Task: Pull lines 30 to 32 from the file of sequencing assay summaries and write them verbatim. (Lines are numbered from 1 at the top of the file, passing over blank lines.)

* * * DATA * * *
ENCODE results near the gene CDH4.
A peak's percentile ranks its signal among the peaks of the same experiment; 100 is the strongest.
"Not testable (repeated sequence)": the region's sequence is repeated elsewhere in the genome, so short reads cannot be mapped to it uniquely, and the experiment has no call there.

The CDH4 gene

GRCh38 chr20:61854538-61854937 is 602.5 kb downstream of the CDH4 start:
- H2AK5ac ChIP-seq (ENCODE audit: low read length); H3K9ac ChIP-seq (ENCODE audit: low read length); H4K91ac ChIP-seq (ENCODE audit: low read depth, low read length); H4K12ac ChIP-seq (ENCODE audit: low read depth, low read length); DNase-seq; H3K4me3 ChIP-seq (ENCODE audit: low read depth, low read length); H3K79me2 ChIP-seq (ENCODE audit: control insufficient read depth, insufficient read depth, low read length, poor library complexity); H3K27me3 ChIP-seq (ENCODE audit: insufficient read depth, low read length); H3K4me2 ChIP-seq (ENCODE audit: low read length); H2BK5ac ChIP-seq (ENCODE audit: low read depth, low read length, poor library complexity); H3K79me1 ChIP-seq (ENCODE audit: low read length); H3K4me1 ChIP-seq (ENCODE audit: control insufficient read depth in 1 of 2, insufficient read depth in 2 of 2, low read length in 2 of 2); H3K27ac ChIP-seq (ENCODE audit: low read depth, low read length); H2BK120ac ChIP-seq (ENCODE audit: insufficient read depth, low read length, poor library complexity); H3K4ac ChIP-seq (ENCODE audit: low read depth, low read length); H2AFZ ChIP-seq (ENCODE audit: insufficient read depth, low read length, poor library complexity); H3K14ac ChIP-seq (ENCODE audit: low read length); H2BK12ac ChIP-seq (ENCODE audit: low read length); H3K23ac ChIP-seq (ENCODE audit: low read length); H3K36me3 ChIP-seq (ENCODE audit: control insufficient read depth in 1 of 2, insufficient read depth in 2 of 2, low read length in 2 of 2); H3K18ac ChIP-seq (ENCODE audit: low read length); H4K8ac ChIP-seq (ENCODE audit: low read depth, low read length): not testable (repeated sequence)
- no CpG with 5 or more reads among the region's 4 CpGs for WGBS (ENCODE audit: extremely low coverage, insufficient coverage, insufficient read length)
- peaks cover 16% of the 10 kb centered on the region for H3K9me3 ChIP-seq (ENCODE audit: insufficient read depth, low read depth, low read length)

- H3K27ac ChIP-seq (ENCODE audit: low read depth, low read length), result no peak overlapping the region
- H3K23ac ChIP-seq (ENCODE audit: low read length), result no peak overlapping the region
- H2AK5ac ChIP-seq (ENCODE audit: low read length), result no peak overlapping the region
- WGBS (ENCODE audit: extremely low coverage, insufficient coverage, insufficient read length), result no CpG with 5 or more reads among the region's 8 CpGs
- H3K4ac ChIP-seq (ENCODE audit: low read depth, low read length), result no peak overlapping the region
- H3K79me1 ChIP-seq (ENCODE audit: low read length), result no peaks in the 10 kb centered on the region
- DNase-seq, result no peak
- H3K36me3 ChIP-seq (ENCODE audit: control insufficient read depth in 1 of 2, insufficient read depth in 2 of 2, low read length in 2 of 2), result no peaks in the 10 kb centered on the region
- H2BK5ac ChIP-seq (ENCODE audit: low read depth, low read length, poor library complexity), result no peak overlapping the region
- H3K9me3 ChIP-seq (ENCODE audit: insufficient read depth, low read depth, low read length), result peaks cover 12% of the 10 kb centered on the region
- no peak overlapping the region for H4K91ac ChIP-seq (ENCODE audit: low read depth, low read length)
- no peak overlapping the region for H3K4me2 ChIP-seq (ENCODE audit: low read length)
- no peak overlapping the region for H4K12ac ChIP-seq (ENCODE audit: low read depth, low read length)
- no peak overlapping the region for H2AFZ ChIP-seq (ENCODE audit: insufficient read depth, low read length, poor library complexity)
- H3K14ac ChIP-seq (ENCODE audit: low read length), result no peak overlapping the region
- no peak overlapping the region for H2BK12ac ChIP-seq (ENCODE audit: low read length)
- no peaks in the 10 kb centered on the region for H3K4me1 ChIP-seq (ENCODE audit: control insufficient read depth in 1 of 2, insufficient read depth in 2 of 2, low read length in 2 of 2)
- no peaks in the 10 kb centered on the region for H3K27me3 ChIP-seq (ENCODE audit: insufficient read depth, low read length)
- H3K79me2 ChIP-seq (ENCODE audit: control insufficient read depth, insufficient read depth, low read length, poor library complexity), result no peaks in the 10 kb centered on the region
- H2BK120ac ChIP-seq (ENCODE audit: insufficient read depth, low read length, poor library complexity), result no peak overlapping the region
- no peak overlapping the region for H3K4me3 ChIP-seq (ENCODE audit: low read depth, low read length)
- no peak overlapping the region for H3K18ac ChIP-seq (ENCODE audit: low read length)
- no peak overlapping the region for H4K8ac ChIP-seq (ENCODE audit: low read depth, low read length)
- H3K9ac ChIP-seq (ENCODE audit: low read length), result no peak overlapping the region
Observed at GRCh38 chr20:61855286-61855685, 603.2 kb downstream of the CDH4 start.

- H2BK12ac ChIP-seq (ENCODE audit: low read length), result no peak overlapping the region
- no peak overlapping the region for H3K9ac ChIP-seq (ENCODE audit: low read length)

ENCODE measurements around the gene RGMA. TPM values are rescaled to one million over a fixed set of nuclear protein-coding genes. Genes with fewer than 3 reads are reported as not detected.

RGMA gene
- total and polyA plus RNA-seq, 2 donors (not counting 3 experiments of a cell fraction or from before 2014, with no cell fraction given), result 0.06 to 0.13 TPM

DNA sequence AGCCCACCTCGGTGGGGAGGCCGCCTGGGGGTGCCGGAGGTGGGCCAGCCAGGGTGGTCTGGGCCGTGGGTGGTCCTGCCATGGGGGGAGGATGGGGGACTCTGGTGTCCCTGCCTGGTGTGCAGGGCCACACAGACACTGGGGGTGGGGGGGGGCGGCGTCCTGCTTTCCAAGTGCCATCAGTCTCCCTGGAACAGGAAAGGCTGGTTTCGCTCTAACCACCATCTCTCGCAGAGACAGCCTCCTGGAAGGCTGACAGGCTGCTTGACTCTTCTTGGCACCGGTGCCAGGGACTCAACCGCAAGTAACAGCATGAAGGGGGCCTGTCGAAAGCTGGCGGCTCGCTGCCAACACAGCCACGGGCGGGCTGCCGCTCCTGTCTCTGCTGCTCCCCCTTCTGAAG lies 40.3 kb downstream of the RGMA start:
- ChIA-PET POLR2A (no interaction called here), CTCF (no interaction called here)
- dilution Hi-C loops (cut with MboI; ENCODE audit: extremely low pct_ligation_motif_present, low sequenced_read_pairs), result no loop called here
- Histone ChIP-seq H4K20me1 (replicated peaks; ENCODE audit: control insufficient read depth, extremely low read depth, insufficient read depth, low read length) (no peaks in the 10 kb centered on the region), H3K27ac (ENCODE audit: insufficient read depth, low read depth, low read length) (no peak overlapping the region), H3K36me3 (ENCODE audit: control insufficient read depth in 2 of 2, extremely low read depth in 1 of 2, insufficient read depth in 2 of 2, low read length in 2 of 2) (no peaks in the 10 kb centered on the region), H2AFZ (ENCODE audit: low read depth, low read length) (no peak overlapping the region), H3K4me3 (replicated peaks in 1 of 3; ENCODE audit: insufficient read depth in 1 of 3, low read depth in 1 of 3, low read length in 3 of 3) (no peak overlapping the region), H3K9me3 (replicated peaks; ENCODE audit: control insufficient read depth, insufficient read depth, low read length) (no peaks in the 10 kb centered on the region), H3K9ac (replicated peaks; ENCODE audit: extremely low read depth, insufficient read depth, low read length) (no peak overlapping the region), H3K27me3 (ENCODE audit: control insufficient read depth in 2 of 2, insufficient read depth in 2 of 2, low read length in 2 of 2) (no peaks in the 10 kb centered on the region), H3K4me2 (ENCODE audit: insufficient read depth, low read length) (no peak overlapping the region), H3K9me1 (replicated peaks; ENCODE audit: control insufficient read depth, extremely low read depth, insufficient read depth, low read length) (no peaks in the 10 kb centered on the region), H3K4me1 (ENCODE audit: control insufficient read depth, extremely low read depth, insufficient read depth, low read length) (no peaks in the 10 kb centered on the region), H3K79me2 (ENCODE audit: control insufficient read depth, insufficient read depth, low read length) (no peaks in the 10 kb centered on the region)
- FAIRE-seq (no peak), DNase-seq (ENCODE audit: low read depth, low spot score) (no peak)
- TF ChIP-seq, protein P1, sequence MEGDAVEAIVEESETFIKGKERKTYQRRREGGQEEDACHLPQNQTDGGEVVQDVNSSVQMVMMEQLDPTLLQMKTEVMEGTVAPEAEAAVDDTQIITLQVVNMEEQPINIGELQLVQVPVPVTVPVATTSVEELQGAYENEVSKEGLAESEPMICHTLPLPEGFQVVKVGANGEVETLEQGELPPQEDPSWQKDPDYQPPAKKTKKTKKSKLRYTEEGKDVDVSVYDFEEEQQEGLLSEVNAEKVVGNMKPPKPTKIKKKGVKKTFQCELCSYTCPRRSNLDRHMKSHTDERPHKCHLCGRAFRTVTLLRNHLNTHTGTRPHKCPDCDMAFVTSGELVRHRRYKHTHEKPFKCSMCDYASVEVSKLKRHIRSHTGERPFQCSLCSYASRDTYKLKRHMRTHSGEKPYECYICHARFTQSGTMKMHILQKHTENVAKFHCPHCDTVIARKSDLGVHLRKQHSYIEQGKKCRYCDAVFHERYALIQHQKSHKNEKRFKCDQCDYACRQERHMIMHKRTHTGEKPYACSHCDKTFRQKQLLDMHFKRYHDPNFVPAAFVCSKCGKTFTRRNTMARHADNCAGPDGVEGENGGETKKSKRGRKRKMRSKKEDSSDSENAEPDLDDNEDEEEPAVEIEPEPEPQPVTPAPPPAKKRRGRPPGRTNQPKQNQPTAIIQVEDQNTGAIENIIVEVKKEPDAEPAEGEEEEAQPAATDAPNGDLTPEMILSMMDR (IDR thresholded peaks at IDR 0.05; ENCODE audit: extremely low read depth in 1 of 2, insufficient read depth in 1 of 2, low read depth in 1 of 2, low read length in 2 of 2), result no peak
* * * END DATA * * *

- no peak overlapping the region for H3K18ac ChIP-seq (ENCODE audit: low read length)
- no peak overlapping the region for H4K8ac ChIP-seq (ENCODE audit: low read depth, low read length)
- H3K9ac ChIP-seq (ENCODE audit: low read length), result no peak overlapping the region